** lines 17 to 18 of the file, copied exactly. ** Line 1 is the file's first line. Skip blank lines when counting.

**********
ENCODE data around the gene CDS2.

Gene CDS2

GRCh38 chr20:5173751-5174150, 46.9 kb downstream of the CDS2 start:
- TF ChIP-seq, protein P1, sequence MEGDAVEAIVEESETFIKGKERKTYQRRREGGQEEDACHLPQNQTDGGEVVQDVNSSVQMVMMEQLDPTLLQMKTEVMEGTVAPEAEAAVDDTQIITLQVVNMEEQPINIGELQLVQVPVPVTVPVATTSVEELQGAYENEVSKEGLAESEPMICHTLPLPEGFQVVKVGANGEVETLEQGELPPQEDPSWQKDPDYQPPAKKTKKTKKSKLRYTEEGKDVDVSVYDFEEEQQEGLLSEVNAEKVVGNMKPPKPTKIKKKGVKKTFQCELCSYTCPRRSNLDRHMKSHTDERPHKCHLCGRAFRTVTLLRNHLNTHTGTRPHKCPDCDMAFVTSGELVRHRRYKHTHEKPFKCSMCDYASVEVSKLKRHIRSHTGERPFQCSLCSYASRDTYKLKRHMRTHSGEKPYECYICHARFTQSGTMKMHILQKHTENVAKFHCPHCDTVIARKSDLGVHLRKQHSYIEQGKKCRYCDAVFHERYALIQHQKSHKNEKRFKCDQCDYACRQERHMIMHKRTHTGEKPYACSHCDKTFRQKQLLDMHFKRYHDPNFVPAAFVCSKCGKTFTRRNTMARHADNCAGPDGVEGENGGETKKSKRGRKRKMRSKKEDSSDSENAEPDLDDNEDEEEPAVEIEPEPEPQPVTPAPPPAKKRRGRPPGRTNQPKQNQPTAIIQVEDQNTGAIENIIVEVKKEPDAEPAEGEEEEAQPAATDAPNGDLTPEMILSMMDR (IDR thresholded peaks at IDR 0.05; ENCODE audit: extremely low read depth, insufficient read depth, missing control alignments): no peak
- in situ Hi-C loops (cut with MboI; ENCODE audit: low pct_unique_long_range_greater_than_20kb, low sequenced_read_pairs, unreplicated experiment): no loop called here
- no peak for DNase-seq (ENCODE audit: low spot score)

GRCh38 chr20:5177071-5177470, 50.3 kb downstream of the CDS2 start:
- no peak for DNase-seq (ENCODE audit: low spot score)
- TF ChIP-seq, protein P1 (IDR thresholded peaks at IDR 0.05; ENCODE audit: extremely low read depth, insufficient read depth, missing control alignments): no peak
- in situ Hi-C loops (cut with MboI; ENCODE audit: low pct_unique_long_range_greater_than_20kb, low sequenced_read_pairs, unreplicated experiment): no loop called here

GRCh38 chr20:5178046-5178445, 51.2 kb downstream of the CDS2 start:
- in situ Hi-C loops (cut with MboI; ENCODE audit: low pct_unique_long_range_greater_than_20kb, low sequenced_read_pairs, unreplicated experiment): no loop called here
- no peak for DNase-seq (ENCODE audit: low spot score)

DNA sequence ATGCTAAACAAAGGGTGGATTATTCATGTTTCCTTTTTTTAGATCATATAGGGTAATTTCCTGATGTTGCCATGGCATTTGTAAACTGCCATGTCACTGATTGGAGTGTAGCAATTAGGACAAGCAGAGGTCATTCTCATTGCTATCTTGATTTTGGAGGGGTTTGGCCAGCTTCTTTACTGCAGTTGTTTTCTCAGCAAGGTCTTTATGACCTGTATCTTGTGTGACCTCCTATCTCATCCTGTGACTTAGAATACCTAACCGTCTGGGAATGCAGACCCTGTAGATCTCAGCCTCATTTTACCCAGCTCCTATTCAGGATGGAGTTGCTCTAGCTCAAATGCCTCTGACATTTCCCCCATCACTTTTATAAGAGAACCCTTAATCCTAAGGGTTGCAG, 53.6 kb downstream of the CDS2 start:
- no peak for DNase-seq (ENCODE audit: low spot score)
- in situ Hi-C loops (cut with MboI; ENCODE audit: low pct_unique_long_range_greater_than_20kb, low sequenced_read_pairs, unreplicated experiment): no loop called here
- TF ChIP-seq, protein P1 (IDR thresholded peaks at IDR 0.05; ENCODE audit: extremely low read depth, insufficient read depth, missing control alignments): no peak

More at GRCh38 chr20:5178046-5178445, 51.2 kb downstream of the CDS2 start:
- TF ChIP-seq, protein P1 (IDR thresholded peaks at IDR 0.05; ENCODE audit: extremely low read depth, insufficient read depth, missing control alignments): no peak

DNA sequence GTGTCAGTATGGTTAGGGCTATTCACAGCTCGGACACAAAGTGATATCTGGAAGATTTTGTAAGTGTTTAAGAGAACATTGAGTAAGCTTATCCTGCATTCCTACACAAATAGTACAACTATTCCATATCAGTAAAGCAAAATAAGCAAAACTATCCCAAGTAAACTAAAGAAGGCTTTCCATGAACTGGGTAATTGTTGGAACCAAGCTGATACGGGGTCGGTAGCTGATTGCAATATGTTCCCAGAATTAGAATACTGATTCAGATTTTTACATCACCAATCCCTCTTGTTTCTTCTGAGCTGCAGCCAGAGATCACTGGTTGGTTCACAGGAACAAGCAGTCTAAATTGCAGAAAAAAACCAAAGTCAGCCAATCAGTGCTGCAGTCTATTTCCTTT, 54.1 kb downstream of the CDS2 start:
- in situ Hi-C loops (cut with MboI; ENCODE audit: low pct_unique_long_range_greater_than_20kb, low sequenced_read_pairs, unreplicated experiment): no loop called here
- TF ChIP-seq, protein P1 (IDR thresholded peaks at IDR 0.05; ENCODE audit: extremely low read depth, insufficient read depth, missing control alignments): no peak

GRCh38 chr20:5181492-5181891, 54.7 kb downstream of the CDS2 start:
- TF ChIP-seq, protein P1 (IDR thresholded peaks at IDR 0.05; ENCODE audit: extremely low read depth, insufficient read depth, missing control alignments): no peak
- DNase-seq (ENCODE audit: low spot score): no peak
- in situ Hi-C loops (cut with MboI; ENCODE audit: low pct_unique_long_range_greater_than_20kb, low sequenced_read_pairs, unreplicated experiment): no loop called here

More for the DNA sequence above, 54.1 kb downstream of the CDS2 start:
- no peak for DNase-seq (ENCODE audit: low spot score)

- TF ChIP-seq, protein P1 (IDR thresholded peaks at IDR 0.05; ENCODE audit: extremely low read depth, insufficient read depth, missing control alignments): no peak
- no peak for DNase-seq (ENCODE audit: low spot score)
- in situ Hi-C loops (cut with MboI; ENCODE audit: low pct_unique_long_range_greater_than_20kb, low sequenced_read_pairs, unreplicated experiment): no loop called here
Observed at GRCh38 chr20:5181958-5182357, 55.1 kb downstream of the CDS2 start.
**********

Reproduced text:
- TF ChIP-seq, protein P1 (IDR thresholded peaks at IDR 0.05; ENCODE audit: extremely low read depth, insufficient read depth, missing control alignments): no peak

More at GRCh38 chr20:5178046-5178445, 51.2 kb downstream of the CDS2 start: